US Will Consider Iran Oil Waivers

US Will Consider Iran Oil WaiversUS Will Consider Iran Oil Waivers

The United States will consider requests from some countries to be exempted from sanctions it will put in effect in November to prevent Iran from exporting oil, US Secretary of State Mike Pompeo said on Tuesday.

“There will be a handful of countries that come to the United States and ask for relief from that. We will consider it,” Pompeo said, according to the text of an interview in Abu Dhabi with Sky News Arabia released by the US State Department, Reuters reported.

He did not name any countries.

Japan and South Korea, two major buyers of Iranian oil, are in talks with the US government to avoid the adverse impacts of Washington’s reimposition of sanctions aimed at cutting Iran out of international markets.

The United States is demanding countries cut all imports of Iranian oil from November 4, as the Trump administration ramps up pressure on allies to cut off funding to Iran.

Both countries won waivers that allowed them to buy limited amounts of oil from Iran during the previous round of sanctions that ended in 2016, but Washington has this time adopted a more aggressive stance.

Pompeo's comments make him the first senior US official to publicly float the idea that Washington could grant some countries waivers from aggressive US sanctions on Iranian oil exports.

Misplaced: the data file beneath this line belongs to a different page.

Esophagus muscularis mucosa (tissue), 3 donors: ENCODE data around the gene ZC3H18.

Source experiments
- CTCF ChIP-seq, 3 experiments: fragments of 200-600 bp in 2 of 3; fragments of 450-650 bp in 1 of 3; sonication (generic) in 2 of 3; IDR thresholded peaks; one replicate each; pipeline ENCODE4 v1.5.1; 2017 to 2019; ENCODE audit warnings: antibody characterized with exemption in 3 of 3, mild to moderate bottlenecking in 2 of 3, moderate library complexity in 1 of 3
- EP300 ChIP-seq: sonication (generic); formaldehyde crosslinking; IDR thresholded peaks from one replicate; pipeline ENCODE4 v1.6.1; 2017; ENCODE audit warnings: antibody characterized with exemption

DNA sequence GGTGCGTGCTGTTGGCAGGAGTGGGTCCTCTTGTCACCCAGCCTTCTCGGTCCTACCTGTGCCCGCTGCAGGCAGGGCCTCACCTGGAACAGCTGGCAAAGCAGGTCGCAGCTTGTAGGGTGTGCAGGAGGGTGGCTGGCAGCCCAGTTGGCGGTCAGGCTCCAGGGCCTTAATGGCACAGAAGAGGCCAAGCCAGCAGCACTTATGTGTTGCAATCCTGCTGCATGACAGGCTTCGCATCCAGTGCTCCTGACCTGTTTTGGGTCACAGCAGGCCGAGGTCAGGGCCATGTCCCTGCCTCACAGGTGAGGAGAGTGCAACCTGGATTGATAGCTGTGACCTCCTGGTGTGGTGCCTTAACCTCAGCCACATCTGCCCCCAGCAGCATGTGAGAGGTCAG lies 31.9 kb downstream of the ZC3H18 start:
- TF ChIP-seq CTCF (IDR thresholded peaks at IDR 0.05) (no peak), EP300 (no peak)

A senior State Department official said during a briefing with reporters last month that the Trump administration did not plan to issue waivers to countries that want to continue importing oil from Iran.

Several key US allies import significant amounts of Iranian oil, including Japan, South Korea and Turkey. China, which remains in the 2015 nuclear deal, is the largest importer of oil from the Islamic Republic.

The threat of looming US sanctions on oil from Iran has prompted concerns of a reduced global oil supply, causing prices to spike in recent weeks. On Tuesday, US benchmark crude oil prices traded at more than $73 per barrel.

The US has pressed the Persian Gulf Arab allies, including Saudi Arabia, to increase oil production amid rising gas prices.

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